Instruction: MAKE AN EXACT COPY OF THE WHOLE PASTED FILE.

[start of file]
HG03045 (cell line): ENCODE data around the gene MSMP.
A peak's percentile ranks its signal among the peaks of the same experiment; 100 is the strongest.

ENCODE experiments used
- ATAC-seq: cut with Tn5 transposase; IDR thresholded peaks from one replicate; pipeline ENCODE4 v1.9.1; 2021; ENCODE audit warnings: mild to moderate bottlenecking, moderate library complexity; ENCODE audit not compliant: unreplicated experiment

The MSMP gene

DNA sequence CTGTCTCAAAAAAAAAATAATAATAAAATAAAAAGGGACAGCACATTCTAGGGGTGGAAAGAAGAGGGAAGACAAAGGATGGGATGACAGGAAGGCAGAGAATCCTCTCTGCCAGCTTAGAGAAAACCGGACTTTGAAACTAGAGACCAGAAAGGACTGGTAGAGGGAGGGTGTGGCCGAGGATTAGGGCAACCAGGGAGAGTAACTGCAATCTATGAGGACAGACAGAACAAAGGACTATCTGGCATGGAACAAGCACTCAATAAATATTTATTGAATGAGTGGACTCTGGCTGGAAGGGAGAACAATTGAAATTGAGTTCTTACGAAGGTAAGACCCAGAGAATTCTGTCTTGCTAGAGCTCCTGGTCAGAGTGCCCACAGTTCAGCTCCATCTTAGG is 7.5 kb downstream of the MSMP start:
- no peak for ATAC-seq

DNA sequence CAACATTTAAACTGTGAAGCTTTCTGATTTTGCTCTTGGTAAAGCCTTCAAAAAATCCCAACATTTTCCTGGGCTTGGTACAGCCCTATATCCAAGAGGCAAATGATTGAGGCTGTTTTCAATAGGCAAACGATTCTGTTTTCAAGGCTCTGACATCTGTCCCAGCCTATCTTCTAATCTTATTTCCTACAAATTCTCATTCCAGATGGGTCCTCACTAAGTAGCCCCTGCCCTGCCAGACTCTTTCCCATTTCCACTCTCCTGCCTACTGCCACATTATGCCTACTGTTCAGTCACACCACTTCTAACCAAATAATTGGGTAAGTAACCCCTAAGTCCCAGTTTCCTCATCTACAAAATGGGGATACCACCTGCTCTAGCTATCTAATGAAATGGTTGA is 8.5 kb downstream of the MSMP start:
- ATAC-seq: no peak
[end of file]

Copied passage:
HG03045 (cell line): ENCODE data around the gene MSMP.
A peak's percentile ranks its signal among the peaks of the same experiment; 100 is the strongest.

ENCODE experiments used
- ATAC-seq: cut with Tn5 transposase; IDR thresholded peaks from one replicate; pipeline ENCODE4 v1.9.1; 2021; ENCODE audit warnings: mild to moderate bottlenecking, moderate library complexity; ENCODE audit not compliant: unreplicated experiment

The MSMP gene

DNA sequence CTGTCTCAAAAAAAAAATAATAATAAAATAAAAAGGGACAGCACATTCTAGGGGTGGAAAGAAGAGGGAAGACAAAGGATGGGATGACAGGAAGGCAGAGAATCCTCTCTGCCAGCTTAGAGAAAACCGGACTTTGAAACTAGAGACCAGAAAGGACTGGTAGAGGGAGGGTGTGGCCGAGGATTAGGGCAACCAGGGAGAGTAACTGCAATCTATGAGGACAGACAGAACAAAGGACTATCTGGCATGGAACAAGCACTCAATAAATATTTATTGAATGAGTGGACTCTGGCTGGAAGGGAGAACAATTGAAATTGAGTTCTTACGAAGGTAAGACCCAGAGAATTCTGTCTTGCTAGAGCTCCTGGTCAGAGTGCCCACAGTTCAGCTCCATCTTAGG is 7.5 kb downstream of the MSMP start:
- no peak for ATAC-seq

DNA sequence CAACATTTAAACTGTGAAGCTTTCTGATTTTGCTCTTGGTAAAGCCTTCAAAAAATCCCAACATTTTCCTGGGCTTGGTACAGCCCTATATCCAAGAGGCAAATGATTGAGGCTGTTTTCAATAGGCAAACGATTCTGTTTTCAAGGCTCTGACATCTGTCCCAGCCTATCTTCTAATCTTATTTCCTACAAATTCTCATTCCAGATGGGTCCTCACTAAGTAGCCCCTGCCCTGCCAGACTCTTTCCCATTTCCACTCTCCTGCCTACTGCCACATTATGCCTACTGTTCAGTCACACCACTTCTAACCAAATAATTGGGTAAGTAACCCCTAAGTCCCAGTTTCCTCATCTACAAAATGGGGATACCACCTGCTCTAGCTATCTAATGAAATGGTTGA is 8.5 kb downstream of the MSMP start:
- ATAC-seq: no peak